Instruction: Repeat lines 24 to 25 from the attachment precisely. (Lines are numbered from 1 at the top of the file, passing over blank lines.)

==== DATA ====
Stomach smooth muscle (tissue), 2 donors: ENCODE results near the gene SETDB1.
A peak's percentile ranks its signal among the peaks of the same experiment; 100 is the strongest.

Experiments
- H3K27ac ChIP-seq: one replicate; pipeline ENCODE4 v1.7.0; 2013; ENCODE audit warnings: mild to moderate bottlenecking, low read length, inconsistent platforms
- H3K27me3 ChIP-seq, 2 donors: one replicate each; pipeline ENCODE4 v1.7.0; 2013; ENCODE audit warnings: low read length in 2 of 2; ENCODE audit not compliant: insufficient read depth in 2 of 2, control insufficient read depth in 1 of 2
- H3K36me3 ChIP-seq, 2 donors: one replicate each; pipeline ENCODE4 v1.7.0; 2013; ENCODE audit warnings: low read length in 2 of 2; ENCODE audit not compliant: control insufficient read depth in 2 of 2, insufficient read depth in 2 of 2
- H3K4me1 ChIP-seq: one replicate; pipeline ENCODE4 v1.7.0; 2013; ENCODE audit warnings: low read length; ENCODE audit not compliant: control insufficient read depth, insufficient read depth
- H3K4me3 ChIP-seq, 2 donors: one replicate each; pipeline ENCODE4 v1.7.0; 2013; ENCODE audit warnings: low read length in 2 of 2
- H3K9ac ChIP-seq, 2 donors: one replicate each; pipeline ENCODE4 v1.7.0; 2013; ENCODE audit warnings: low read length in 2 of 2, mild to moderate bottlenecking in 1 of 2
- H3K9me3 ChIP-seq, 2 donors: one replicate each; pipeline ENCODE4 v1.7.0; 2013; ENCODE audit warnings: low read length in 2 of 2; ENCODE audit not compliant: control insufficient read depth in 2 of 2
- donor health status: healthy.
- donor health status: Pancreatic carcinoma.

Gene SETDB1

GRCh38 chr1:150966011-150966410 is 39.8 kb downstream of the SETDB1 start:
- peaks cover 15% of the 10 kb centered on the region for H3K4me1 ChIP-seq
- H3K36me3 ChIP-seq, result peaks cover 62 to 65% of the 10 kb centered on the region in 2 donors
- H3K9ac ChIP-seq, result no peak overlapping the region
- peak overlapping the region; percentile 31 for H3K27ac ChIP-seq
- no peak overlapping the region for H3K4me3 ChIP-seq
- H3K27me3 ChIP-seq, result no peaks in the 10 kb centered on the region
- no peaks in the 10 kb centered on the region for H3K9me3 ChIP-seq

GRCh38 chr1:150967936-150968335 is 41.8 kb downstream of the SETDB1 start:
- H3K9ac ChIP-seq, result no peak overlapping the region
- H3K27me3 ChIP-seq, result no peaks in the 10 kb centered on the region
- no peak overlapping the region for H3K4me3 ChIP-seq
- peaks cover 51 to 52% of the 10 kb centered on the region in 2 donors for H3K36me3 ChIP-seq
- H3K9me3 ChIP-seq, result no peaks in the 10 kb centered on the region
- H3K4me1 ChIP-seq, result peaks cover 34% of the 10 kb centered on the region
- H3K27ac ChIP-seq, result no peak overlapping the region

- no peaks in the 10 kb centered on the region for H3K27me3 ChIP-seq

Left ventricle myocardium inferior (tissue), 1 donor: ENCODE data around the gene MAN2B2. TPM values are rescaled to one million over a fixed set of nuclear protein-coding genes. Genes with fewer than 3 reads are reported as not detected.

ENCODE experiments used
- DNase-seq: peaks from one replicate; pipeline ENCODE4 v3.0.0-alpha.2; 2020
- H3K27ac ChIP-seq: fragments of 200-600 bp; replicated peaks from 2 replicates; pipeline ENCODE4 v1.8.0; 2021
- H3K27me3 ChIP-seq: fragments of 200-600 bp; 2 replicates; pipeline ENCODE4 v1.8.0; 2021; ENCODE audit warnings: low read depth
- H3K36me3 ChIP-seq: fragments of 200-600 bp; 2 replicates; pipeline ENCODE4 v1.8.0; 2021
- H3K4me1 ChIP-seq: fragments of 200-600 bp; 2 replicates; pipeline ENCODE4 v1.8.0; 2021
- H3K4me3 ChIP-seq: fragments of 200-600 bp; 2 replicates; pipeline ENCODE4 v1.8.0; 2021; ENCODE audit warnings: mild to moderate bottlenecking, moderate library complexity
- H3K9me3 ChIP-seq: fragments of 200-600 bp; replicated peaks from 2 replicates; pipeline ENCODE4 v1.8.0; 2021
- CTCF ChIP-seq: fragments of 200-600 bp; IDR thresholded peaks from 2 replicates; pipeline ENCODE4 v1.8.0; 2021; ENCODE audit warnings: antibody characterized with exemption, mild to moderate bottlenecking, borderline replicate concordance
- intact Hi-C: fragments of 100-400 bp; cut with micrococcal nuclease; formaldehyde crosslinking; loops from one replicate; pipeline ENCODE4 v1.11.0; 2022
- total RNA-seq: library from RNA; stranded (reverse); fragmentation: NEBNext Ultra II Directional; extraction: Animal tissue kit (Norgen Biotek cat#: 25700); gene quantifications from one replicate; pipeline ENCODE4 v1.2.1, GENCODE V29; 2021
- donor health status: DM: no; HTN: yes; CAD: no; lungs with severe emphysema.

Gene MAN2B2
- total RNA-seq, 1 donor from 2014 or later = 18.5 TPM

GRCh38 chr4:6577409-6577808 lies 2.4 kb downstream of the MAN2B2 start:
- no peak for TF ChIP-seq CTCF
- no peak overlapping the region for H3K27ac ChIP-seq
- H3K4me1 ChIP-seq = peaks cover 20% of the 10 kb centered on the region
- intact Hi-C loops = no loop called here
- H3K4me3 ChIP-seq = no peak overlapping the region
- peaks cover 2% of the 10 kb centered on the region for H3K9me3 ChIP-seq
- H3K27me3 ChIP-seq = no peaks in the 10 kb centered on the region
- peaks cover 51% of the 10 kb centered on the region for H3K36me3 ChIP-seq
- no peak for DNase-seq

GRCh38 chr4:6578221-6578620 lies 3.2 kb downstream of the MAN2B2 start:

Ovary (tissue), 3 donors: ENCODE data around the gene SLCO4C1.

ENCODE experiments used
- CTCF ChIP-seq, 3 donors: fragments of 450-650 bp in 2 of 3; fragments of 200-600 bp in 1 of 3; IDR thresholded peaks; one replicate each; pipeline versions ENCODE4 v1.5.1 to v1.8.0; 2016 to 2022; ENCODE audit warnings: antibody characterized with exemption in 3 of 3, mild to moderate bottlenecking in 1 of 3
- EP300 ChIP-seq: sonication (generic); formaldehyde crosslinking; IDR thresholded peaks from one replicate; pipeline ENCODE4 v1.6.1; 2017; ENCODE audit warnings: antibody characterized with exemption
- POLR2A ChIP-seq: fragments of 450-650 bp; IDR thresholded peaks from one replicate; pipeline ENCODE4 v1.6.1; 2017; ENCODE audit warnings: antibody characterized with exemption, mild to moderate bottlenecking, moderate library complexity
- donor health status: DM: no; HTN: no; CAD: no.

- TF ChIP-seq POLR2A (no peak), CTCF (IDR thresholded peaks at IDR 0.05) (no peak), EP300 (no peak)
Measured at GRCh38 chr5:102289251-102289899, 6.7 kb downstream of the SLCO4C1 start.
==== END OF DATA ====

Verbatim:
- H3K27me3 ChIP-seq, result no peaks in the 10 kb centered on the region
- no peak overlapping the region for H3K4me3 ChIP-seq